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Israel’s Attorney General Against Issuing A Seruv

Attorney General Yehuda Weinstein of Israel is now targeting private batei din. He says that issuing a seruv (letter of refusal) against an individual who is unwilling to appear before a beis din is illegal. A beis din would issue a seruv even when a person wishes to take the case to a civil court.

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The seruv may carry a number of sanctions, including defamation of the recipient’s character, placing him in cheirem (excommunication), or other measures. Weinstein says that such action taken against someone adjudicating a case in civil court may constitute a crime, including interference in a legal proceeding or even more serious charges such as threats and extortion. Weinstein said that this is a violation of one’s fundamental rights.

The attorney general’s new directive is intended primarily for private batei din, not those affiliated with the Chief Rabbinate system.

A separate determination will have to be made in each case if an investigation or criminal prosecution is warranted. Because of the matter’s sensitivity, the determination will not be made by anyone other than the assistant attorney general.

Weinstein said that there might also be steps taken toward disciplinary action, be it in a private or state rabbinical court. Based on the evaluation of a case, the attorney general’s office may recommend delaying or disqualifying support for the institution involved. This will be at the total discretion of the attorney general’s office.

Rav Matisyahu Solomon On ‘Sharing The Burden’

The Lakewood mashgiach, HaGaon HaRav Matisyahu Solomon, shlita, says that one who believes that lomdei Torah are not actively ‘sharing the burden’ is speaking apikorsus.

Rav Matisyahu Solomon
Rav Matisyahu Solomon

The mashgiach explained that there are those who believe that “we simply take from others without contributing. They believe that we do not share in the burden. Chazal teach us that one who muses, ‘of what benefit is it to me that there are rabbanim’ is an apikorus, for every talmid chacham who studies Torah gives the world more than all the others. We are aware that we give more than we take, but the world perceives the situation differently, as if we take without giving a thing.”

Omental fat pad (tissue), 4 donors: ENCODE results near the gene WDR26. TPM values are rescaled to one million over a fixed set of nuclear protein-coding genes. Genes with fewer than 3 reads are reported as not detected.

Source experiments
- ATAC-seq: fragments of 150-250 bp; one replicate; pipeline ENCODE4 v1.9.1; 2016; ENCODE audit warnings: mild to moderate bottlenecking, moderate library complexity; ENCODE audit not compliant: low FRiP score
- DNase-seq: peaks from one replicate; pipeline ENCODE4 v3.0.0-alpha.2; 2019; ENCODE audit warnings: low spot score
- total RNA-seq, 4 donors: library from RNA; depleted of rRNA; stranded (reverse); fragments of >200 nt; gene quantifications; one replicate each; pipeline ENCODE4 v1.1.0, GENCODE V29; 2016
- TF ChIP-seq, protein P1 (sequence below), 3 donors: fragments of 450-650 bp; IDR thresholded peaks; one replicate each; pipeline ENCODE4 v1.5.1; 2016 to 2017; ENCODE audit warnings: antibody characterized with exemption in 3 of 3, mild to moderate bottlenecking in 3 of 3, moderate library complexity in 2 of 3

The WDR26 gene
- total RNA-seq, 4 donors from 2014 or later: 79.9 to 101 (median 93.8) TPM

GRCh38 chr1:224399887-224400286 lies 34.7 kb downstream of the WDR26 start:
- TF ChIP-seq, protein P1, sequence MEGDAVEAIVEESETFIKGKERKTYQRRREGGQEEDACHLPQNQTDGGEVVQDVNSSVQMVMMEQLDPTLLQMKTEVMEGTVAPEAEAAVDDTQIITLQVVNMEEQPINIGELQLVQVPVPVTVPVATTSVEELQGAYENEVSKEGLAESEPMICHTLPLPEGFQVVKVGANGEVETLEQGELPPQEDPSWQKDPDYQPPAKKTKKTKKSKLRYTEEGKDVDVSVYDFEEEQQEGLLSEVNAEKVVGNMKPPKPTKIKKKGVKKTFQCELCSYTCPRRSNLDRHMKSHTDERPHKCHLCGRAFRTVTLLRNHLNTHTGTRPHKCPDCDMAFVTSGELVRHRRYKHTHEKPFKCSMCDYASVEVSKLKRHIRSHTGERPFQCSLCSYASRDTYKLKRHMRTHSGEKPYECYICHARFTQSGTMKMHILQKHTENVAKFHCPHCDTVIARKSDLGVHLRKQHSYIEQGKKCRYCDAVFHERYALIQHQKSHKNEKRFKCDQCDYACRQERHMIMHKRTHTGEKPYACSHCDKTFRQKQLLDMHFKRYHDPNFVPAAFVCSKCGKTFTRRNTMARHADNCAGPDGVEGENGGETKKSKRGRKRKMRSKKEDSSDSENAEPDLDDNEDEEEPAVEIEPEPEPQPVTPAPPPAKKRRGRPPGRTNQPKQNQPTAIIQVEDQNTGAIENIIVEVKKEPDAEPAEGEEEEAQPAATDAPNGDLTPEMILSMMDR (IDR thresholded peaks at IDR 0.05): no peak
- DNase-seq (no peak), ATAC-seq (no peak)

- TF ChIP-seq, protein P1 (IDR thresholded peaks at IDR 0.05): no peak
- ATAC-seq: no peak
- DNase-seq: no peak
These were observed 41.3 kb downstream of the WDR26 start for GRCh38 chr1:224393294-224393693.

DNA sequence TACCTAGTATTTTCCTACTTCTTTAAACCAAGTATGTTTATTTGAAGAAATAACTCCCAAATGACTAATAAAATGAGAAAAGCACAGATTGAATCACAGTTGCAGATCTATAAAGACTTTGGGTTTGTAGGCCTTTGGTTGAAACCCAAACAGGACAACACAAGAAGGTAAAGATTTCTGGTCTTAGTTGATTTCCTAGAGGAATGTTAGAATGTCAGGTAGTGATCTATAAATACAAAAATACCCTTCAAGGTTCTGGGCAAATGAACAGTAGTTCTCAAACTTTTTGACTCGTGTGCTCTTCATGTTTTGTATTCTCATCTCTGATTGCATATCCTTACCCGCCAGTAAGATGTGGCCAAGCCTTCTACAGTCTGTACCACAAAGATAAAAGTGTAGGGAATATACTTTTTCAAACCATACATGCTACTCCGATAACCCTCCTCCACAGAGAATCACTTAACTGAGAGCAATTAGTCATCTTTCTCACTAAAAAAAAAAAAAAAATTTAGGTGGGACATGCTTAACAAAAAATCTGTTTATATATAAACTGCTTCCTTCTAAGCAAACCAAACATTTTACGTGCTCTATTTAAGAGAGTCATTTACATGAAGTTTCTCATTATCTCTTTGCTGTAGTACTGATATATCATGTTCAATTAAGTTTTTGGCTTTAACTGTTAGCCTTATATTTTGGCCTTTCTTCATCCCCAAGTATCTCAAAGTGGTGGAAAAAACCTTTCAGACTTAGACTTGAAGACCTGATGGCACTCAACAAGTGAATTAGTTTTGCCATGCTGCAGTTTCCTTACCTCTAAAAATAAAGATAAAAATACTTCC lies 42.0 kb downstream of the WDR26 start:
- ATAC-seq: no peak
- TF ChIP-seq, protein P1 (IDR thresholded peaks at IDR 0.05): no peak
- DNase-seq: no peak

He spoke of the enormous responsibility resting on the shoulders of the lomdei Torah, for this is the koach that has the potential to save us – including saving us from those trying to pull lomdei Torah to a different path, chas v’shalom.

The mashgiach said that if there is a kitrug on the Torah, the Gra teaches us that this is a sign that there are complaints against us in shamayim. Although we do not have prophets today, we know that Hashem works with middah k’neged middah, and we must see from where our troubles are coming in order to be informed as to where the teshuvah and ma’asim tovim must be focused.

Petirah Of Rebbetzin Ruchoma Shain

Rebbetzin Ruchoma Shain passed away this past Motzaei Shabbos in Lakewood, New Jersey at the age of 98.

Rebbetzin Ruchoma Shain
Rebbetzin Ruchoma Shain

She authored many books, including her most famous work, the classic All for the Boss – which had an enormous effect on so many individuals. That book focuses on her father, Rabbi Yaakov Yosef Herman, and many other gedolim. The rebbetzin grew up surrounded by some of the greatest pre-World War II gedolim, such as Reb Baruch Ber Leibowitz and his son-in-law, Rav Reuven Grozovsky; Rav Eliezer Yehuda Finkel, the rosh yeshiva of the Mir; Rav Avraham Kalmanowitz; and Rav Eliyahu Eliezer Dessler. In her book, she portrays the Torah values that she absorbed while in her father’s house.

All for the Boss
All for the Boss

When Reb Baruch Ber came to America to raise funds for his yeshiva, he stayed at the Herman’s home. Reb Baruch Ber called Rav Herman the “Chofetz Chaim of America,” for he would educate and spread Torah values in the U.S. Rav Herman was also known for his tremendous hachnassas orchim; his home was always open to all guests.

Yahrzeit Of Rabbi Shimshon Dovid Pincus

Rabbi Shimshon Dovid Pincus (1944 or 45-April 2001) was an American who grew to become a giant in Torah and mussar. He served as chief rabbi of Ofaqim in Israel for the last 20 years of his life.

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Rabbi Fuchs learned in Yeshivas Toras Moshe, where he became a close talmid of Rav Michel Shurkin, shlit”a. While he was there he received semicha from Rav Zalman Nechemia Goldberg, shlit”a. He then learned in Mirrer Yeshiva in Brooklyn, and became a close talmid of Rav Shmuel Berenbaum, zt”l. Rabbi Fuchs received semicha from the Mirrer Yeshiva as well. After Rav Shmuel’s petira Rabbi Fuchs learned in Bais Hatalmud Kollel for six years. He is currently a Shoel Umaishiv in Yeshivas Beis Meir in Lakewood, and a Torah editor and weekly columnist at The Jewish Press.
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